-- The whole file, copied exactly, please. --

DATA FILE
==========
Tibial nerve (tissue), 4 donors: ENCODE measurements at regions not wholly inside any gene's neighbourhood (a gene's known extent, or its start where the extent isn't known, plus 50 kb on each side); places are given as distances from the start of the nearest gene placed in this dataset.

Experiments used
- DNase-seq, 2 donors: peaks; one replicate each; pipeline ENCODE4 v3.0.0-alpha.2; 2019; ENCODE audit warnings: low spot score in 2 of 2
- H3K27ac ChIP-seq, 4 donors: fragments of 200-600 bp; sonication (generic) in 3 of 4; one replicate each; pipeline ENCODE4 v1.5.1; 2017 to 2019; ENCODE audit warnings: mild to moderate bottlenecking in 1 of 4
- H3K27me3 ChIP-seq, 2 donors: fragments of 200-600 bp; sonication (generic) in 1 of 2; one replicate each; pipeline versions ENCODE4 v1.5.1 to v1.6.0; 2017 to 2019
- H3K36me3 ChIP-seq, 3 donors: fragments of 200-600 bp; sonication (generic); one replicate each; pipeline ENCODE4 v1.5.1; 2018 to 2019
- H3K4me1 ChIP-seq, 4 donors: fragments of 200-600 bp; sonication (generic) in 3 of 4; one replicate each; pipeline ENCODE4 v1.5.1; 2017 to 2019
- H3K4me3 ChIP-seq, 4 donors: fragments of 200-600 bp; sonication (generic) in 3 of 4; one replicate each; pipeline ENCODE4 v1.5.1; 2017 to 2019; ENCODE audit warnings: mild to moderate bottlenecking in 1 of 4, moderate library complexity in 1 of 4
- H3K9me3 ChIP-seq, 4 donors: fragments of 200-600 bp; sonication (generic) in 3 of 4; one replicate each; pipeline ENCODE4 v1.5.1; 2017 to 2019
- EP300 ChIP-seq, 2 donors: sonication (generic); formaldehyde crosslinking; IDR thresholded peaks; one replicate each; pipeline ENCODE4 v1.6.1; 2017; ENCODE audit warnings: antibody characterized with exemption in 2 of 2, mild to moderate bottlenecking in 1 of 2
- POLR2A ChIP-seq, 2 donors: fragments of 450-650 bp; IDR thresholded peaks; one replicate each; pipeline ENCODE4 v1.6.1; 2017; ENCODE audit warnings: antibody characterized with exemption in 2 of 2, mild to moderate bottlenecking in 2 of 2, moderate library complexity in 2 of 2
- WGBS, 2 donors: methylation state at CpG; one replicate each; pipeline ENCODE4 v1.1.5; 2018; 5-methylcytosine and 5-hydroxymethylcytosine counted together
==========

Tibial nerve (tissue), 4 donors: ENCODE measurements at regions not wholly inside any gene's neighbourhood (a gene's known extent, or its start where the extent isn't known, plus 50 kb on each side); places are given as distances from the start of the nearest gene placed in this dataset.

Experiments used
- DNase-seq, 2 donors: peaks; one replicate each; pipeline ENCODE4 v3.0.0-alpha.2; 2019; ENCODE audit warnings: low spot score in 2 of 2
- H3K27ac ChIP-seq, 4 donors: fragments of 200-600 bp; sonication (generic) in 3 of 4; one replicate each; pipeline ENCODE4 v1.5.1; 2017 to 2019; ENCODE audit warnings: mild to moderate bottlenecking in 1 of 4
- H3K27me3 ChIP-seq, 2 donors: fragments of 200-600 bp; sonication (generic) in 1 of 2; one replicate each; pipeline versions ENCODE4 v1.5.1 to v1.6.0; 2017 to 2019
- H3K36me3 ChIP-seq, 3 donors: fragments of 200-600 bp; sonication (generic); one replicate each; pipeline ENCODE4 v1.5.1; 2018 to 2019
- H3K4me1 ChIP-seq, 4 donors: fragments of 200-600 bp; sonication (generic) in 3 of 4; one replicate each; pipeline ENCODE4 v1.5.1; 2017 to 2019
- H3K4me3 ChIP-seq, 4 donors: fragments of 200-600 bp; sonication (generic) in 3 of 4; one replicate each; pipeline ENCODE4 v1.5.1; 2017 to 2019; ENCODE audit warnings: mild to moderate bottlenecking in 1 of 4, moderate library complexity in 1 of 4
- H3K9me3 ChIP-seq, 4 donors: fragments of 200-600 bp; sonication (generic) in 3 of 4; one replicate each; pipeline ENCODE4 v1.5.1; 2017 to 2019
- EP300 ChIP-seq, 2 donors: sonication (generic); formaldehyde crosslinking; IDR thresholded peaks; one replicate each; pipeline ENCODE4 v1.6.1; 2017; ENCODE audit warnings: antibody characterized with exemption in 2 of 2, mild to moderate bottlenecking in 1 of 2
- POLR2A ChIP-seq, 2 donors: fragments of 450-650 bp; IDR thresholded peaks; one replicate each; pipeline ENCODE4 v1.6.1; 2017; ENCODE audit warnings: antibody characterized with exemption in 2 of 2, mild to moderate bottlenecking in 2 of 2, moderate library complexity in 2 of 2
- WGBS, 2 donors: methylation state at CpG; one replicate each; pipeline ENCODE4 v1.1.5; 2018; 5-methylcytosine and 5-hydroxymethylcytosine counted together